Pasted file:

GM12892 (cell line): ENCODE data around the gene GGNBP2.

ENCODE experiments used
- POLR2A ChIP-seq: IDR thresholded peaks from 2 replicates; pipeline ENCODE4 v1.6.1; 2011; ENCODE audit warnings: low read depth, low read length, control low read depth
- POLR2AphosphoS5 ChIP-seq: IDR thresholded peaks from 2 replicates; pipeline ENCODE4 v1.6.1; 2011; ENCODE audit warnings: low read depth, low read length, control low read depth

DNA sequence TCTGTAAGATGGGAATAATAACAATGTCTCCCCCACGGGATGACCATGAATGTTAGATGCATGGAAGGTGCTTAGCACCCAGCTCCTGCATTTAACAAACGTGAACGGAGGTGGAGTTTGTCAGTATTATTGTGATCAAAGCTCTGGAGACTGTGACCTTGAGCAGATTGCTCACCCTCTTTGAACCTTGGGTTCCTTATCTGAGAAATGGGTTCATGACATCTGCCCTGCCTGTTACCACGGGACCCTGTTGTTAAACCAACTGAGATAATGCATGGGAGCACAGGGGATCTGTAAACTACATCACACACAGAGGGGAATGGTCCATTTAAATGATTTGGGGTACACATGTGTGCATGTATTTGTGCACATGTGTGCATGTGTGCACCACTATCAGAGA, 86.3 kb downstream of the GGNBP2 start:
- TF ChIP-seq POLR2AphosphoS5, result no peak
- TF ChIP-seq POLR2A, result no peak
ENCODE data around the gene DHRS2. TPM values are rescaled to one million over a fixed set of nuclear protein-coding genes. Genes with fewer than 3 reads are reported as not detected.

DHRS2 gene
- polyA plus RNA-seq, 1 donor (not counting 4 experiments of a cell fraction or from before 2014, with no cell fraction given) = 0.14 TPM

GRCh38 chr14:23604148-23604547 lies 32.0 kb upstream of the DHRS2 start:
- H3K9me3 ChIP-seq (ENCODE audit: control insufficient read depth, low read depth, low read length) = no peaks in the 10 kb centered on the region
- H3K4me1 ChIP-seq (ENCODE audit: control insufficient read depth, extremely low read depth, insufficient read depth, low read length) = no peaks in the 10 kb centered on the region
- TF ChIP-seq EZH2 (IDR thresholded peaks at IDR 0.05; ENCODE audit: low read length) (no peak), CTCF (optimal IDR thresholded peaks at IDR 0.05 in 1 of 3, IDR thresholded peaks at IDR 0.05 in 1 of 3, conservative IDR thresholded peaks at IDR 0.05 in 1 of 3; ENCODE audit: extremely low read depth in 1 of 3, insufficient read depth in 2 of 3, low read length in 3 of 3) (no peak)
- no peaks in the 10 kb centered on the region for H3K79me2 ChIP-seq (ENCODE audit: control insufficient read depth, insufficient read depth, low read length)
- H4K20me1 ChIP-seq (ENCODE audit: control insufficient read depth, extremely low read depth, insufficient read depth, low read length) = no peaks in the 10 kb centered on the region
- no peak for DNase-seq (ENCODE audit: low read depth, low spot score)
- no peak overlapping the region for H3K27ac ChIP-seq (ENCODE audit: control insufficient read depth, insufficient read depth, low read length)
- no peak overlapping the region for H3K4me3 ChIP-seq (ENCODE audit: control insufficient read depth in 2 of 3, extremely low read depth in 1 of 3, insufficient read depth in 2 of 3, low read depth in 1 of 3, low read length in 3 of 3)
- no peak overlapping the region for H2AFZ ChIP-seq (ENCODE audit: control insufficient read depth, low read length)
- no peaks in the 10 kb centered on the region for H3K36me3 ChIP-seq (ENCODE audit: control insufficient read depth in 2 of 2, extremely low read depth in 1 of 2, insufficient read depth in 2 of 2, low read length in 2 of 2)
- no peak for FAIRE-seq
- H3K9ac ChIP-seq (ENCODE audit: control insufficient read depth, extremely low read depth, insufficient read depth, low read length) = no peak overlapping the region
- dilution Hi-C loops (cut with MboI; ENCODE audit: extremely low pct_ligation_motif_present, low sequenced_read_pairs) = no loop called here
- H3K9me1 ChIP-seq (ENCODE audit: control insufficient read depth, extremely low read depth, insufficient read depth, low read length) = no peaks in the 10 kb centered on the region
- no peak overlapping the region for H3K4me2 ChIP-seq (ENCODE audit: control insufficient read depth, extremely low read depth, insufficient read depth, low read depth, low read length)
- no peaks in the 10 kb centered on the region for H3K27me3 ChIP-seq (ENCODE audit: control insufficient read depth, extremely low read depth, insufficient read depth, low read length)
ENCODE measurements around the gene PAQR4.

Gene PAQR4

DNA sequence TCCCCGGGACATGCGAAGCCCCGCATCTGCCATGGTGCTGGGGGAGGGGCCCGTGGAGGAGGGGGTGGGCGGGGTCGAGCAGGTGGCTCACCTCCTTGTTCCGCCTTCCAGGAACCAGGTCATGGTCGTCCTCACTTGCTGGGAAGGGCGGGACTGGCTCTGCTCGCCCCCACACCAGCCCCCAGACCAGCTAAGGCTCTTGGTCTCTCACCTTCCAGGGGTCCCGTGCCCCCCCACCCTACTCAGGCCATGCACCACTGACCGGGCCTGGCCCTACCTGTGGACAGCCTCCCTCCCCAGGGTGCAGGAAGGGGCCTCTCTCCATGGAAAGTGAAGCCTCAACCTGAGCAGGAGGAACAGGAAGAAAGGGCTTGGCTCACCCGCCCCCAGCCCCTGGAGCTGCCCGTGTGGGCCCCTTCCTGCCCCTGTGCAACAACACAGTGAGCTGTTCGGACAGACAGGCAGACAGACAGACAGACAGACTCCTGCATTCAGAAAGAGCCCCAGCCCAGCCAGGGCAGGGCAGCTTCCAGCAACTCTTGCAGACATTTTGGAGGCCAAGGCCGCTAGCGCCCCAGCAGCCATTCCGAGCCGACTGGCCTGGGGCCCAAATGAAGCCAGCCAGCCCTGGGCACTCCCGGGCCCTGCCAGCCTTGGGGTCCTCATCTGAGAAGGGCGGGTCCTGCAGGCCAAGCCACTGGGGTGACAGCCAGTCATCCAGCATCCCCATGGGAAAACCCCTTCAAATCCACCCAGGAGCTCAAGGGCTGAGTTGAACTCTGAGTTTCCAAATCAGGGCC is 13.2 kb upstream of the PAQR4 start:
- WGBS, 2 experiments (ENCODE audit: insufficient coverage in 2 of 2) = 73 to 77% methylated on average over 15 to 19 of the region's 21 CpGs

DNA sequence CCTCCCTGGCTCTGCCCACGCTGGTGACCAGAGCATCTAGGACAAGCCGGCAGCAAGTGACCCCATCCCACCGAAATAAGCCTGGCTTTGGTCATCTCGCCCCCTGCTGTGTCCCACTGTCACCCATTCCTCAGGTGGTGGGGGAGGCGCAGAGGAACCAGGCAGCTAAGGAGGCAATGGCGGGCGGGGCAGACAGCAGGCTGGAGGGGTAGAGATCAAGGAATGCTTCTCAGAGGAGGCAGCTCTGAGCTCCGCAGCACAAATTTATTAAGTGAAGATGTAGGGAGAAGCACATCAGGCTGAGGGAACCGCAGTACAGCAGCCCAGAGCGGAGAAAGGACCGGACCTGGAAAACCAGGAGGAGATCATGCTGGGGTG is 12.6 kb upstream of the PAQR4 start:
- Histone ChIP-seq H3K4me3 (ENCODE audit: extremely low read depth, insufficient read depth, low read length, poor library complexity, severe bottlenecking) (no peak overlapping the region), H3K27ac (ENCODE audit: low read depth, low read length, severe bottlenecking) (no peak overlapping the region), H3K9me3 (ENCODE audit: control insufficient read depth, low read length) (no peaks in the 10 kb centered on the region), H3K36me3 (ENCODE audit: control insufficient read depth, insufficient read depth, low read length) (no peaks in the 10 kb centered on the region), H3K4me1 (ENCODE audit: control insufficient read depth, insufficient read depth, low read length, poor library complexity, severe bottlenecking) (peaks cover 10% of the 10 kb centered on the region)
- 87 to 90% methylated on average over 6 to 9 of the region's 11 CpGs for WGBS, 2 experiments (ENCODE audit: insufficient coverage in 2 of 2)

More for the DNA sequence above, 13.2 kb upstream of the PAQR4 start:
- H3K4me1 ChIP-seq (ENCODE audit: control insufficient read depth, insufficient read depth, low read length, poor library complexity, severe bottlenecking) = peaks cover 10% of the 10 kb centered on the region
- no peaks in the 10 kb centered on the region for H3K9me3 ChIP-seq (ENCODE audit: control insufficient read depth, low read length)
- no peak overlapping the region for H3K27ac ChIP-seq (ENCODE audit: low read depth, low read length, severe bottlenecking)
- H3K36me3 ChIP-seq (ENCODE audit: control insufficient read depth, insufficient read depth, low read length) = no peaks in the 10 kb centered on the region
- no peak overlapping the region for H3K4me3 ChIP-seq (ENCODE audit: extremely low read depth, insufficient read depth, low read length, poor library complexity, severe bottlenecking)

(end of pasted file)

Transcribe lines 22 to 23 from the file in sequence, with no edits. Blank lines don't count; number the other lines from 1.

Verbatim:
- no peak for FAIRE-seq
- H3K9ac ChIP-seq (ENCODE audit: control insufficient read depth, extremely low read depth, insufficient read depth, low read length) = no peak overlapping the region